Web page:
• Do not watch the livestream of the Christchurch massacre. Refuse to watch it if anyone has saved a copy. I taught my own children years ago not to mindlessly look at anything their peers wanted them to see on phone screens. While that was regarding pornography, it equally applies to violence.
  • Try and get out if you can. Go for a walk, listen to music, exercise. Do something that takes you away from media and technology and out into using your physical body. It can be a form of grounding.
  • For those of us with a history of trauma, DO NOT try closing your eyes and meditating, as it can cause flashbacks. Instead, I would encourage simpler measures to ground yourself. I often encourage people to sit with a cup of tea and focus on drinking that mindfully, noting each sip, the mouthfeel and heat. At the worst moments of my PTSD, I used to find washing dishes in the sink to be my saviour – the feel of the warm soapy water, the suds against my skin and the repetitive motion of the sponge against dirty crockery all acted to soothe me.
  • Get enough sleep. This is a great time to talk about sleep hygiene, and to implement it, including the no TV and no technology in bed rule. Eat well and don’t skip meals.
  • If it all feels too hard, reach out to others – even if only to sit with them and talk about nothing.
 
There is no panacea and no silver bullet to deal with these traumatic events.
 
But I have found these measures can make the difference between being caught in a well of despair and being able to put one foot in front of the other until the overwhelming feelings begins to recede.
 
These techniques work just as well for patients as for GPs.
 
For patients affected by trauma, a GP’s role can be supporting them through non-judgemental listening, even if we don’t understand the fear or their culture. We can practice active listening and sit and hold space for them while they grieve. We can offer ongoing help such as recommending a trauma-informed psychologist.
 
And if we ourselves are trained in dealing with trauma, we can offer our own services. That is what I will be doing with my patient dealing with religious sexual abuse, who was shaken by the Pell ruling and who didn’t want to revisit the topic with ‘yet another person who won’t get it.’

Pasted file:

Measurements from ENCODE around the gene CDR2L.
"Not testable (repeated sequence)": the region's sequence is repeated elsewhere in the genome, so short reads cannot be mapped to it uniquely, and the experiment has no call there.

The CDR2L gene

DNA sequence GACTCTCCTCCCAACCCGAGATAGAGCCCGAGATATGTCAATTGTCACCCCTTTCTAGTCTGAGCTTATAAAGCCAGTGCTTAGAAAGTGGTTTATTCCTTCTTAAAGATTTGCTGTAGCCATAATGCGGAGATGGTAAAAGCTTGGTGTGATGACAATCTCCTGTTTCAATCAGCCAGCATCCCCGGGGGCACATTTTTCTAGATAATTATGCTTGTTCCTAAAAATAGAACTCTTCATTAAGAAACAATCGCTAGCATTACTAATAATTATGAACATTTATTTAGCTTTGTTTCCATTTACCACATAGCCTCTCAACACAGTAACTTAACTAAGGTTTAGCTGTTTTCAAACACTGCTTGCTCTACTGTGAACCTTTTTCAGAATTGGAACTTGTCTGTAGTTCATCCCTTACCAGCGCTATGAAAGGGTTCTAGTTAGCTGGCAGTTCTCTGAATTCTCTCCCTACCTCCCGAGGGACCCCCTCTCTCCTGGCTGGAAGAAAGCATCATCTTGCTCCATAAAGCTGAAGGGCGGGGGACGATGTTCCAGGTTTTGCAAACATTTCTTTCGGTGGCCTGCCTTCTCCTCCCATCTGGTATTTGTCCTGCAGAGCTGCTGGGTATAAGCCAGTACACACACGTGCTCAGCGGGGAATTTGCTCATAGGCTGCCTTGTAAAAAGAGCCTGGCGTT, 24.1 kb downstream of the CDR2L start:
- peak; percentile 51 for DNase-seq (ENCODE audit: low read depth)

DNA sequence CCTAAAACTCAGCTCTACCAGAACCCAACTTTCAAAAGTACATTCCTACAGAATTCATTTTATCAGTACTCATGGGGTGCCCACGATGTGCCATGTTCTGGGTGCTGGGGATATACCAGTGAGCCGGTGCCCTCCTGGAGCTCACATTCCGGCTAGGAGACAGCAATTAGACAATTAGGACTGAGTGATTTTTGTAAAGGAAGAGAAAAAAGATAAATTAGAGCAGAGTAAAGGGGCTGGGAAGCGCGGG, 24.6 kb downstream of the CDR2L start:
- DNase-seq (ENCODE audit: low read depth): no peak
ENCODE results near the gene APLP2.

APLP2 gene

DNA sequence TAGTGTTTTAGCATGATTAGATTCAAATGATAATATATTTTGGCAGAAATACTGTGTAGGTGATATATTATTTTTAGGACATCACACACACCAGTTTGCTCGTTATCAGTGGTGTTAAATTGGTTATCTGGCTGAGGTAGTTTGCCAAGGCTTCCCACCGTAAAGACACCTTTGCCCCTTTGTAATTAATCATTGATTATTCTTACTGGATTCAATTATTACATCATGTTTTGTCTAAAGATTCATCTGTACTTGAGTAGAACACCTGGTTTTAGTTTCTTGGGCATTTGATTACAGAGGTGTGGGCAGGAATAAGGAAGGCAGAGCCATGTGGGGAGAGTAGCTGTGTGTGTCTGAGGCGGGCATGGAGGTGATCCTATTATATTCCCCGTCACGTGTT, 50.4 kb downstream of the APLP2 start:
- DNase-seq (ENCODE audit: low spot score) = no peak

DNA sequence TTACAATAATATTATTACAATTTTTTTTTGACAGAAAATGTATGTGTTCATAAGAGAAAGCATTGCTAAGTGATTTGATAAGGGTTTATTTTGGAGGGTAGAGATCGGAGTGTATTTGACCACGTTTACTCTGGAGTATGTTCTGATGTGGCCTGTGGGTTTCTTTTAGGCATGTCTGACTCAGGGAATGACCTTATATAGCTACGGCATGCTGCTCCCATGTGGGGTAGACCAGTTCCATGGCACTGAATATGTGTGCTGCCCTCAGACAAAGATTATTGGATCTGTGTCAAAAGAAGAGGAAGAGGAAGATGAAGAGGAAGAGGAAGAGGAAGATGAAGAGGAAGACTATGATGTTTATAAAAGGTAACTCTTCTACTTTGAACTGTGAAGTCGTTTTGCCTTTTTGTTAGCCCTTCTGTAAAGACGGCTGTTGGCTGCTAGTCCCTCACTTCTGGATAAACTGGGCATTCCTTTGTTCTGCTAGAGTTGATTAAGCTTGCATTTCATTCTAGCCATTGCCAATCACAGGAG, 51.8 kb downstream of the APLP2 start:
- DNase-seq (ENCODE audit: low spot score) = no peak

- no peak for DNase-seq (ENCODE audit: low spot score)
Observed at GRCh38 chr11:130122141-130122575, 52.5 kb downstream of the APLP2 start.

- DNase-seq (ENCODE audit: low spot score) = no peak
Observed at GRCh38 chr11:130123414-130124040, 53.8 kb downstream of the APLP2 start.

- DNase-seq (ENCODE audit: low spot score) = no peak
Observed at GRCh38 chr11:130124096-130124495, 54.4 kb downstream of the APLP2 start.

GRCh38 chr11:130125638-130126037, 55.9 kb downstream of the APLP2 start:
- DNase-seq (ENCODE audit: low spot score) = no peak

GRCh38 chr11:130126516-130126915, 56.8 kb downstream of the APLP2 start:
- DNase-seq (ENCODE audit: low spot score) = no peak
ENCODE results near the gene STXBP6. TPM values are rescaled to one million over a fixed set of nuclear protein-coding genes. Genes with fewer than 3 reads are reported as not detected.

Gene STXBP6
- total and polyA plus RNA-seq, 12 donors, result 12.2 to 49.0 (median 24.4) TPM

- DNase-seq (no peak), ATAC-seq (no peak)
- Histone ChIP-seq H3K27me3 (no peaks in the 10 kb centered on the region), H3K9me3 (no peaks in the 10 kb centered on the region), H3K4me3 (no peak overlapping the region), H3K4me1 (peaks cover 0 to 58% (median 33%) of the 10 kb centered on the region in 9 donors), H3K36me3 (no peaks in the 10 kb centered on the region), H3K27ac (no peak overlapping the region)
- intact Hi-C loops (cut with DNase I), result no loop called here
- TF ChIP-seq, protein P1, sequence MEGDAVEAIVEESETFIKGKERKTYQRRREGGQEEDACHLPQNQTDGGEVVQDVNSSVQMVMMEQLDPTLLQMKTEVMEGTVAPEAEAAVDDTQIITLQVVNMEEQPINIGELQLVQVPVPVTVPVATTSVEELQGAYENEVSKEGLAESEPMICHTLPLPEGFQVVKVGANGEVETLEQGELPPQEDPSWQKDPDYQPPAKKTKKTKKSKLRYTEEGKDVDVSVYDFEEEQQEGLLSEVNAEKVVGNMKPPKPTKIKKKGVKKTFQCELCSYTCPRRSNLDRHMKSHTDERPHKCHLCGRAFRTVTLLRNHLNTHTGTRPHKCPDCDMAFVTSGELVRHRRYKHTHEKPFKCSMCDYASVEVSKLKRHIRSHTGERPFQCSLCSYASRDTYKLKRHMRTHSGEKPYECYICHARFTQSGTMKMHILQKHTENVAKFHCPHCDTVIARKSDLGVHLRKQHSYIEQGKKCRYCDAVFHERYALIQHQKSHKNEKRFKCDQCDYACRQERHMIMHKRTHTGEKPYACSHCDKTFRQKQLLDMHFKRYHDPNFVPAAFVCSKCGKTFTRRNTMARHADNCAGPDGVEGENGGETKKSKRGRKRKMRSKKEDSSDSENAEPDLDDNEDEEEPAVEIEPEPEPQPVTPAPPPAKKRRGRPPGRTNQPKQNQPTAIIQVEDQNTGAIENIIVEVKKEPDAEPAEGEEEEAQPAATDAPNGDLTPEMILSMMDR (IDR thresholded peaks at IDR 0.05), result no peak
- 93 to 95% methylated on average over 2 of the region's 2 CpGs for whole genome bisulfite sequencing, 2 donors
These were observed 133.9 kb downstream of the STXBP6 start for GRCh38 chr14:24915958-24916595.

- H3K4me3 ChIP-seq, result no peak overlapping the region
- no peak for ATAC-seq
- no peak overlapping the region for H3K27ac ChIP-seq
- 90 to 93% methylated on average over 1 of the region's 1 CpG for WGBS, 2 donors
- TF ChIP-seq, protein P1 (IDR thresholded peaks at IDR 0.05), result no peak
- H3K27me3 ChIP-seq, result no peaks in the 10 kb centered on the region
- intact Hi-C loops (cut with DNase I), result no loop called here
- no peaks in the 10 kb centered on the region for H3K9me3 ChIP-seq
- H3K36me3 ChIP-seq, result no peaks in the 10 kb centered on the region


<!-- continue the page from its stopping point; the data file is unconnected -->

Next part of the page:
There is so much we can do. It can become easy to forget that. But it is vital we use our own oxygen mask first so we can help others.



coping strategies current events mental health terrorism trauma traumatic events


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Ramanpreet Kaur   22/03/2019 7:04:57 AM

Thank you do much Dr Joshi for putting it so well. Yesterday I saw my worst case of domestic violence and couldn't sleep all night. I am traumatised and can't take it out of my mind. Your article was so powerful and healing. Thank you.


Elizabeth Hindmarsh   22/03/2019 7:37:52 AM

An excellent reminder of stopping to deal with our own trauma as we seek to help our patients. Thank you for sharing. There is a mantra ‘I cannot give to others out of an emptiness in myself’


Jessica Richards   23/03/2019 10:55:07 PM

Thanks Dr Joshi. How simple and gentle and reflective. Great advice. We all salute and support you


Dr Frederique Bentley   24/03/2019 8:07:49 PM

Thankyou for the advice.Your presence must bring comfort to many.
How to find one's own inner resources and protection and
also "hold a space "for our patients' grief or despair in a world that is,at times, cruel and senseless.


Sangeetha Ponnusamy   25/03/2019 11:43:01 AM

Thank you so much Dr Joshi. You have conveyed the most crucial thoughts in very simple words. We need that enormous mental resilience to support and help people. That would come only by taking care of ourselves first.


Shaza   28/03/2019 2:01:11 AM

Thanks Dr Joshi .Your use of words are incredible!These were exactly my feelings on my day return to work after the horrific weekend (Muslim myself ) .Being Dr we often forget our own health .Putting feelings into words is another way of counselling .